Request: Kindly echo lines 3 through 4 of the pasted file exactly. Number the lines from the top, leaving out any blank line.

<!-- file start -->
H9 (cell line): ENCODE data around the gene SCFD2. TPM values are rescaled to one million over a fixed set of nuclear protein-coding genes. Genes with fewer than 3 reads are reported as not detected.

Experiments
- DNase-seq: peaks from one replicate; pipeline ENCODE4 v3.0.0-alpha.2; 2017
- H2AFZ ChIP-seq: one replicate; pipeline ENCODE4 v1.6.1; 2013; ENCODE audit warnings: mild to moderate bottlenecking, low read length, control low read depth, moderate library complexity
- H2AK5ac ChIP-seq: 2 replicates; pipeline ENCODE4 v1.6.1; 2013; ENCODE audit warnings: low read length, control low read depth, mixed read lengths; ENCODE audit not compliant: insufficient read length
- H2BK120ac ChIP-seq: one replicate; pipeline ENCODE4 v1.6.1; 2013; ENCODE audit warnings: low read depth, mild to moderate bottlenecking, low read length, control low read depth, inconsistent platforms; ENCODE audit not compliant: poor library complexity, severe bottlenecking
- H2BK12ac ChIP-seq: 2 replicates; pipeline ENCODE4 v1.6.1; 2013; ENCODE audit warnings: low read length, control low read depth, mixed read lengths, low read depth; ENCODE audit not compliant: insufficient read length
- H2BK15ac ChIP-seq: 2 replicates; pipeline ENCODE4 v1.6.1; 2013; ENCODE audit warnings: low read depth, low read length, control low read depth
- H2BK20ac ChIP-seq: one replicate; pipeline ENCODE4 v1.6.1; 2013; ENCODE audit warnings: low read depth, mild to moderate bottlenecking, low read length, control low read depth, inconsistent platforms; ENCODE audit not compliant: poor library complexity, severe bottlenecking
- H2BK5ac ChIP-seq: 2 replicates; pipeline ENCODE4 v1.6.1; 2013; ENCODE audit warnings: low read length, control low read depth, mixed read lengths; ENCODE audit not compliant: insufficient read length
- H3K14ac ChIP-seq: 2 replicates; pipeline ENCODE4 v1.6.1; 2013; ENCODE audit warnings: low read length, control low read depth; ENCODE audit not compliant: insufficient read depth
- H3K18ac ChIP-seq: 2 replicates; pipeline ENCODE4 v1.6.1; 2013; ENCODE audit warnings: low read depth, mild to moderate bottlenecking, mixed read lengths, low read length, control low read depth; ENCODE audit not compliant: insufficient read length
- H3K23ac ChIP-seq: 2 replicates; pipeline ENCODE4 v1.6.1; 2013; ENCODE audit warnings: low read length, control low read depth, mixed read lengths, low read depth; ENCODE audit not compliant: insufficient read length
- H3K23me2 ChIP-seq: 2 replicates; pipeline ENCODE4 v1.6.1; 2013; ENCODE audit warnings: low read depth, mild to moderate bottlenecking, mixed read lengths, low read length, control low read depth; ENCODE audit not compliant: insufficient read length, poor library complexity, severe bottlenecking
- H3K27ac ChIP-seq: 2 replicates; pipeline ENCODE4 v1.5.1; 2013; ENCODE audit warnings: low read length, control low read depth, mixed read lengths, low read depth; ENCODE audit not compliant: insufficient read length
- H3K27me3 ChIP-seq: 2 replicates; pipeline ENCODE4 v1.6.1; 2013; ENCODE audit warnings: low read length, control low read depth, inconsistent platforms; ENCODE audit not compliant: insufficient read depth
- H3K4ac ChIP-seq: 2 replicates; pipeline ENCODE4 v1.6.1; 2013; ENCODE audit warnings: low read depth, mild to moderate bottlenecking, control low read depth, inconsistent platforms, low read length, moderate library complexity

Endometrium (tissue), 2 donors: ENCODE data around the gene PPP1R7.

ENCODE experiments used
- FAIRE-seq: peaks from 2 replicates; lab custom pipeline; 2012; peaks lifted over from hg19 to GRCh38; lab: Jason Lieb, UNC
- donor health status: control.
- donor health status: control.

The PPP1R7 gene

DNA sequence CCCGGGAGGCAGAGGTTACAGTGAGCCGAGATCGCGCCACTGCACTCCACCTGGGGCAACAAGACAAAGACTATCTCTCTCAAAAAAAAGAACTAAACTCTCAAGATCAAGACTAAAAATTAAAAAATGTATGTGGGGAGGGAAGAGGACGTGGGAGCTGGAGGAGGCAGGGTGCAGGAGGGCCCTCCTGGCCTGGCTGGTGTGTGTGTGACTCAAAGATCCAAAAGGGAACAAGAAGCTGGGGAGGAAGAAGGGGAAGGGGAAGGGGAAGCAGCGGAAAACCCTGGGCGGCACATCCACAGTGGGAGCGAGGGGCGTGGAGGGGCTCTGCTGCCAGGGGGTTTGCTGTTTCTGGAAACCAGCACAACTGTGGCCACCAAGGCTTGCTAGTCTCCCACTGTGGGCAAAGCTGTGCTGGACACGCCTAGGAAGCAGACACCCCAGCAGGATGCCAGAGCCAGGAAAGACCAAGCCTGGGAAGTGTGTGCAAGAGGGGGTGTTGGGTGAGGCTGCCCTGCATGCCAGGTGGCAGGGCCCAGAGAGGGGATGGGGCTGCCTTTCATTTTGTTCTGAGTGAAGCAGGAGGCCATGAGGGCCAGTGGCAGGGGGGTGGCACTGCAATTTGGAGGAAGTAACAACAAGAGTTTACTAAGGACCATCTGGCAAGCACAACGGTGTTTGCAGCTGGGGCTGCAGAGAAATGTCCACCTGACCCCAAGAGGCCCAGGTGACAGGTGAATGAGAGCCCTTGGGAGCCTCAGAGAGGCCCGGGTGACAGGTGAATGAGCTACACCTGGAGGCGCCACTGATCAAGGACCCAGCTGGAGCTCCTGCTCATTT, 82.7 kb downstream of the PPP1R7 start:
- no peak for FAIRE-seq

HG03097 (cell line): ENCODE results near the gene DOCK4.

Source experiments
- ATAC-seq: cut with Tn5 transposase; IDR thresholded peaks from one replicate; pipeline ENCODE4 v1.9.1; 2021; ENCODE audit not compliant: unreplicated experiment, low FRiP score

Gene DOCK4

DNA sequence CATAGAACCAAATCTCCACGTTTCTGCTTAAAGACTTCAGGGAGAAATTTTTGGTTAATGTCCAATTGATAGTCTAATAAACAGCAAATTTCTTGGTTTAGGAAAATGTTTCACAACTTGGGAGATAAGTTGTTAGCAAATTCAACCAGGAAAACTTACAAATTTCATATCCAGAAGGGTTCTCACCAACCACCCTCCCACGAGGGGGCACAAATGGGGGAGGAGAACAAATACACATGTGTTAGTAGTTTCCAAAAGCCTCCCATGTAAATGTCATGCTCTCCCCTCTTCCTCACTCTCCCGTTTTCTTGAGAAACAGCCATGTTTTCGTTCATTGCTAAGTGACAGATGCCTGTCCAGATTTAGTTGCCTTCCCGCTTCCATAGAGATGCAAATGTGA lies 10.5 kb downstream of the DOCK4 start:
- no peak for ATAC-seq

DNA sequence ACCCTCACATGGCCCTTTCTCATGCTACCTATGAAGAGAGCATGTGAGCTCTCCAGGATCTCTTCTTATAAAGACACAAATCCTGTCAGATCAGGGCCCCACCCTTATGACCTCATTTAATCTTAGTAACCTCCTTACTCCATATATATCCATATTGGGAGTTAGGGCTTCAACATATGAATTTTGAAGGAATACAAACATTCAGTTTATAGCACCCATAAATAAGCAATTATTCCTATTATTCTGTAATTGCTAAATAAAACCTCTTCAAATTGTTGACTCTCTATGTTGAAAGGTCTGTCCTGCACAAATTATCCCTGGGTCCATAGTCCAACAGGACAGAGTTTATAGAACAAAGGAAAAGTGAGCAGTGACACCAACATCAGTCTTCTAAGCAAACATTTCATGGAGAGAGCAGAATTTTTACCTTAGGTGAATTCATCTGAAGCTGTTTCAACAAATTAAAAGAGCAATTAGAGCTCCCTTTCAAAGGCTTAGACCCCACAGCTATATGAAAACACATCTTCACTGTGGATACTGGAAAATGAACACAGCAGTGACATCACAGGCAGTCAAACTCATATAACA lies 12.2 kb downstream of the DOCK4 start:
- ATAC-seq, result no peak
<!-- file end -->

- DNase-seq: peaks from one replicate; pipeline ENCODE4 v3.0.0-alpha.2; 2017
- H2AFZ ChIP-seq: one replicate; pipeline ENCODE4 v1.6.1; 2013; ENCODE audit warnings: mild to moderate bottlenecking, low read length, control low read depth, moderate library complexity